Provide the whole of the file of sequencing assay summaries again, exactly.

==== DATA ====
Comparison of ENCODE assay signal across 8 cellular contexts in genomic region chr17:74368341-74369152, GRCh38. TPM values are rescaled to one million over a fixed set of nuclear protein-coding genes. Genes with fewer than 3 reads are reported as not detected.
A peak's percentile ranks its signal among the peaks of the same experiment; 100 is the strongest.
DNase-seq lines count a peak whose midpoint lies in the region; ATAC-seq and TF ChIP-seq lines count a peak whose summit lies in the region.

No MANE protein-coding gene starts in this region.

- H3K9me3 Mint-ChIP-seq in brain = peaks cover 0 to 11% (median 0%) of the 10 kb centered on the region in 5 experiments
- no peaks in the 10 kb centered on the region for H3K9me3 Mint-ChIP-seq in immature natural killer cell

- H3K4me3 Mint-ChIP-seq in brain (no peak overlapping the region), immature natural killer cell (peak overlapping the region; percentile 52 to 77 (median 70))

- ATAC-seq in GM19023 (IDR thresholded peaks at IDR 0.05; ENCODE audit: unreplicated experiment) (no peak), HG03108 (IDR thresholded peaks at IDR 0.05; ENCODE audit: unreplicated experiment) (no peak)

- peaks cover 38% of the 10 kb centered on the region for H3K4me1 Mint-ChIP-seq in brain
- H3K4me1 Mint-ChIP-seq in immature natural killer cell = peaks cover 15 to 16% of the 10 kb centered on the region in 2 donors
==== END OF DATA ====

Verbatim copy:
Comparison of ENCODE assay signal across 8 cellular contexts in genomic region chr17:74368341-74369152, GRCh38. TPM values are rescaled to one million over a fixed set of nuclear protein-coding genes. Genes with fewer than 3 reads are reported as not detected.
A peak's percentile ranks its signal among the peaks of the same experiment; 100 is the strongest.
DNase-seq lines count a peak whose midpoint lies in the region; ATAC-seq and TF ChIP-seq lines count a peak whose summit lies in the region.

No MANE protein-coding gene starts in this region.

- H3K9me3 Mint-ChIP-seq in brain = peaks cover 0 to 11% (median 0%) of the 10 kb centered on the region in 5 experiments
- no peaks in the 10 kb centered on the region for H3K9me3 Mint-ChIP-seq in immature natural killer cell

- H3K4me3 Mint-ChIP-seq in brain (no peak overlapping the region), immature natural killer cell (peak overlapping the region; percentile 52 to 77 (median 70))

- ATAC-seq in GM19023 (IDR thresholded peaks at IDR 0.05; ENCODE audit: unreplicated experiment) (no peak), HG03108 (IDR thresholded peaks at IDR 0.05; ENCODE audit: unreplicated experiment) (no peak)

- peaks cover 38% of the 10 kb centered on the region for H3K4me1 Mint-ChIP-seq in brain
- H3K4me1 Mint-ChIP-seq in immature natural killer cell = peaks cover 15 to 16% of the 10 kb centered on the region in 2 donors